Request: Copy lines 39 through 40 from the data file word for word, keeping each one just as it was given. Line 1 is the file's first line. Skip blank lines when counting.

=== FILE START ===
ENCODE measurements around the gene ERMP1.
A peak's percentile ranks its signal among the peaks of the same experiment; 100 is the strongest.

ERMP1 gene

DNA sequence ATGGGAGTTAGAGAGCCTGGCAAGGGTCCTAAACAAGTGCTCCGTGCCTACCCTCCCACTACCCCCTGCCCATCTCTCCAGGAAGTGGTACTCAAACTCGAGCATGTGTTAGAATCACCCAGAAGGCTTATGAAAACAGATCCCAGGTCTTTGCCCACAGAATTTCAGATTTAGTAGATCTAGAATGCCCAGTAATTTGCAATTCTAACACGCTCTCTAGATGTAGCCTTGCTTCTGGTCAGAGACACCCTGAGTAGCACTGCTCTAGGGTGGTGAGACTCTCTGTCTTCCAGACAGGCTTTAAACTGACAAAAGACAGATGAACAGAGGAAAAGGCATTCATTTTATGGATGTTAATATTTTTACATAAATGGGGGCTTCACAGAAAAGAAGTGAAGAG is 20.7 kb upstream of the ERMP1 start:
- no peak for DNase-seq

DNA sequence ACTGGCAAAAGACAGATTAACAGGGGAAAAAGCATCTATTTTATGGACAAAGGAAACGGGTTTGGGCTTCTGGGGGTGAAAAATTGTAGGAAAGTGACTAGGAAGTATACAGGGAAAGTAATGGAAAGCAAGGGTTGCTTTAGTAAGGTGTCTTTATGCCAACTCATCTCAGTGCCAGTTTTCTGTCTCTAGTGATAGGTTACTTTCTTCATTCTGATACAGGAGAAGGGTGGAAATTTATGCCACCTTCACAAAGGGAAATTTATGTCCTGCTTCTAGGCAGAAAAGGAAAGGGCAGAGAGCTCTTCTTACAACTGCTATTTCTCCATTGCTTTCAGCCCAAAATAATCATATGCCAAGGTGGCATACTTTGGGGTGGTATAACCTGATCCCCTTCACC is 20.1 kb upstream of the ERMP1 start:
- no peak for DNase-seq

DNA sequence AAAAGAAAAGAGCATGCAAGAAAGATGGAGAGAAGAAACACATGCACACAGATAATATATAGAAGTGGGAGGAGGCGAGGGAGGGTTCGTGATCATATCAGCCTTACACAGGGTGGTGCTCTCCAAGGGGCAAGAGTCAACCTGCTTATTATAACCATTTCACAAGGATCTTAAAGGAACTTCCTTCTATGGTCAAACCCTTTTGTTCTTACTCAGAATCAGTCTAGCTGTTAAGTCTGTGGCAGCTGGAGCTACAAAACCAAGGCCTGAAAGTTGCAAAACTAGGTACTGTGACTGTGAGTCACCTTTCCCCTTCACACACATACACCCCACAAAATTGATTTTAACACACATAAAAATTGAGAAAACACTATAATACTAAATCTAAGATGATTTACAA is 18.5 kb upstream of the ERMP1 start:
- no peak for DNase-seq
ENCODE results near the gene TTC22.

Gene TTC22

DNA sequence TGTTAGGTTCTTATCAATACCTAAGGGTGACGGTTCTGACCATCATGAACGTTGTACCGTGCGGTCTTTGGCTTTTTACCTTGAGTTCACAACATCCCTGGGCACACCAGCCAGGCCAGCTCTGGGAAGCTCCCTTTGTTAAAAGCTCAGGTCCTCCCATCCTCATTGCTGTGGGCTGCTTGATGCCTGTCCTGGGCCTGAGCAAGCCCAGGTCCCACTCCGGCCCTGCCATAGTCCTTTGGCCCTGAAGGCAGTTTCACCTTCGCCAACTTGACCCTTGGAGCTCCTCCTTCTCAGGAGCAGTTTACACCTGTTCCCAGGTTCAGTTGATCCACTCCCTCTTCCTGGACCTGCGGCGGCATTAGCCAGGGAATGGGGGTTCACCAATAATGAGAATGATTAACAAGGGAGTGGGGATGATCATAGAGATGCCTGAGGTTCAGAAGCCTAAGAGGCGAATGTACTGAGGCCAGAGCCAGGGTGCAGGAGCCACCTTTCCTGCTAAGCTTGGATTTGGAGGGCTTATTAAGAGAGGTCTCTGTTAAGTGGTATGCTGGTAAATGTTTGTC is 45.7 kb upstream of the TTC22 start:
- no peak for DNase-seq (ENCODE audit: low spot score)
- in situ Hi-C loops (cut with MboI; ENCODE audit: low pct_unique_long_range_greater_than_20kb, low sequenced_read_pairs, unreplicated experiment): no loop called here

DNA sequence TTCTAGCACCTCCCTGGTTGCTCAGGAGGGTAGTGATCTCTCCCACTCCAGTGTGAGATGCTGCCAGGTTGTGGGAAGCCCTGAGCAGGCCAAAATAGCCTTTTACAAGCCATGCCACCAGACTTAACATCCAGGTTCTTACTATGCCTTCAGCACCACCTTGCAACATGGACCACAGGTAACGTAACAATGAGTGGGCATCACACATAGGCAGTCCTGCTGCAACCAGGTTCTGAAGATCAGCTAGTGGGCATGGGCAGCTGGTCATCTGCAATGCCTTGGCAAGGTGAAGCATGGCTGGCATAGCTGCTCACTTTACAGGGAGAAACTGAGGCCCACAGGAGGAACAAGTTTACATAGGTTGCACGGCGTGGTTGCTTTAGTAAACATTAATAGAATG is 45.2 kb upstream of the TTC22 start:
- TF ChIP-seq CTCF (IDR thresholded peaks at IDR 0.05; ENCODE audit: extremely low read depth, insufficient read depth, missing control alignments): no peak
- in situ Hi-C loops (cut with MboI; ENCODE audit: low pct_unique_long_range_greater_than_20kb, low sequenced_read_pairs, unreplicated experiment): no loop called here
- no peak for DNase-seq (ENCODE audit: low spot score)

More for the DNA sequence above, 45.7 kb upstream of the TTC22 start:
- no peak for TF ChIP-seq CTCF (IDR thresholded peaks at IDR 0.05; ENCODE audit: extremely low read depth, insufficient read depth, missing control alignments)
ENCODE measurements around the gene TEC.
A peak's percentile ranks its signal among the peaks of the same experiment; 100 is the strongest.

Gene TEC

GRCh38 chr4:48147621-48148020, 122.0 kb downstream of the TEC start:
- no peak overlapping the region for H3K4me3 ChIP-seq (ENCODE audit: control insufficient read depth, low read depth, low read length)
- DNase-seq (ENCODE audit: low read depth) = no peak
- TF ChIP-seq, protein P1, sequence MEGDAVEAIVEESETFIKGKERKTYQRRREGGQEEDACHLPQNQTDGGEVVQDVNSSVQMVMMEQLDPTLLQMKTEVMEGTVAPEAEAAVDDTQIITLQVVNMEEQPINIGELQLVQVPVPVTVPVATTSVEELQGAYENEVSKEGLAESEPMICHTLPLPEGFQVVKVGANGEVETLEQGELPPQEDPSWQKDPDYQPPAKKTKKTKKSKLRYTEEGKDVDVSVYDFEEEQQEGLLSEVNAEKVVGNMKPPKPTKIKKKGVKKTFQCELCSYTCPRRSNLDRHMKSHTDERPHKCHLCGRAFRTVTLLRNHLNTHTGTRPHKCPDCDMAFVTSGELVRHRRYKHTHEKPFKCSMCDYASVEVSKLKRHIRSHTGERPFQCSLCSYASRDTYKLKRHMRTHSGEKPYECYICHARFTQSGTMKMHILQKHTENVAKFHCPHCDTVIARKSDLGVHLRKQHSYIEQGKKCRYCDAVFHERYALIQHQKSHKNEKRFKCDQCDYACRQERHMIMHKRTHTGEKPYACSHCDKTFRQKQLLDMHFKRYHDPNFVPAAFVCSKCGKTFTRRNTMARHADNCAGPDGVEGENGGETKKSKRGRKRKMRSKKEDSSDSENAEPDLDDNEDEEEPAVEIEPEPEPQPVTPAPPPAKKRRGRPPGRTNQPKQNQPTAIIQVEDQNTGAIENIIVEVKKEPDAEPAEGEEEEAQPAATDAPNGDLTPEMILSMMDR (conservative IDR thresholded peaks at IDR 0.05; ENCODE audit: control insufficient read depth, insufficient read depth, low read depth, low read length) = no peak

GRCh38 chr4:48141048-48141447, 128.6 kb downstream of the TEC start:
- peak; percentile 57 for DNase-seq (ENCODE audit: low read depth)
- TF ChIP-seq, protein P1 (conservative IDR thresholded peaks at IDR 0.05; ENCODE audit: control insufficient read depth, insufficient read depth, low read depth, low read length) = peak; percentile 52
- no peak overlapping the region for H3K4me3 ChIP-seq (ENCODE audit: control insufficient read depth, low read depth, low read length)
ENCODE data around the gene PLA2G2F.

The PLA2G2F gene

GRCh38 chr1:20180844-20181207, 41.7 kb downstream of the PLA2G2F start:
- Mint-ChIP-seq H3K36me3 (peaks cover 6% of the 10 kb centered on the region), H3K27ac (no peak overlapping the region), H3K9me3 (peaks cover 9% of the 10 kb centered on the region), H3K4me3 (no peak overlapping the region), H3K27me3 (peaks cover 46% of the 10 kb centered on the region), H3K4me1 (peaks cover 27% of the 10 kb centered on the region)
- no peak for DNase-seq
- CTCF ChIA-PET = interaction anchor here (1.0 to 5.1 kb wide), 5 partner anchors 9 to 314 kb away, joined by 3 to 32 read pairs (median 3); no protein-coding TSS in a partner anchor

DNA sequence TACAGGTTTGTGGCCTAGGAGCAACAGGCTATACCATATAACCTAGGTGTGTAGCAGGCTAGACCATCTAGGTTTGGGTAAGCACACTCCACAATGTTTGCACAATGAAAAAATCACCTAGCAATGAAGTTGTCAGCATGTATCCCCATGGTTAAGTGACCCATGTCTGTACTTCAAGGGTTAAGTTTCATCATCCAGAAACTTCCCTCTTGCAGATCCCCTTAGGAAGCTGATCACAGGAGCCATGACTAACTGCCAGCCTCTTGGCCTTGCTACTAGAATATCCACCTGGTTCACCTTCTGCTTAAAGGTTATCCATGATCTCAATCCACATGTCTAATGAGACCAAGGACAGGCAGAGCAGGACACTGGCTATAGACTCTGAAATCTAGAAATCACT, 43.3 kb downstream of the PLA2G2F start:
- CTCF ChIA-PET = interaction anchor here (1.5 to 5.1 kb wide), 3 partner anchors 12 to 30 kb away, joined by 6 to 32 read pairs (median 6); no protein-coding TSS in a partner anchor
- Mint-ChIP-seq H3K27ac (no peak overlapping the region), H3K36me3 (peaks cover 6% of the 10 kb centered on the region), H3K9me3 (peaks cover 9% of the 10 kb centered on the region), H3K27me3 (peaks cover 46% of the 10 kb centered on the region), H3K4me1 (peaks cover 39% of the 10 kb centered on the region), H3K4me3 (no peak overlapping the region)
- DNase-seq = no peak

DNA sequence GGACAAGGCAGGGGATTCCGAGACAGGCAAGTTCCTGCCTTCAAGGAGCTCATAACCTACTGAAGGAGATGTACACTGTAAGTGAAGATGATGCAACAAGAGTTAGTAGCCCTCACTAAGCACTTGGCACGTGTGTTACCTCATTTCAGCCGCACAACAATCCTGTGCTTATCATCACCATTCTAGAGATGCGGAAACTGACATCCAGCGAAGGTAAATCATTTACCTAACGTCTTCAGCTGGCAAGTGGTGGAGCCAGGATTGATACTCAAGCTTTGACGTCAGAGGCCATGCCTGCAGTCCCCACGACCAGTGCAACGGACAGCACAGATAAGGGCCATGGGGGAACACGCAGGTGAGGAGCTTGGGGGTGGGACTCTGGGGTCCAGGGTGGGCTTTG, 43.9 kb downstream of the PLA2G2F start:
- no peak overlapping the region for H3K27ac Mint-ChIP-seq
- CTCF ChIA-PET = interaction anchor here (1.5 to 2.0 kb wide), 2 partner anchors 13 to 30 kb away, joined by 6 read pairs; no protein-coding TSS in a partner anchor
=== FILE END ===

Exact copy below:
- CTCF ChIA-PET = interaction anchor here (1.5 to 5.1 kb wide), 3 partner anchors 12 to 30 kb away, joined by 6 to 32 read pairs (median 6); no protein-coding TSS in a partner anchor
- Mint-ChIP-seq H3K27ac (no peak overlapping the region), H3K36me3 (peaks cover 6% of the 10 kb centered on the region), H3K9me3 (peaks cover 9% of the 10 kb centered on the region), H3K27me3 (peaks cover 46% of the 10 kb centered on the region), H3K4me1 (peaks cover 39% of the 10 kb centered on the region), H3K4me3 (no peak overlapping the region)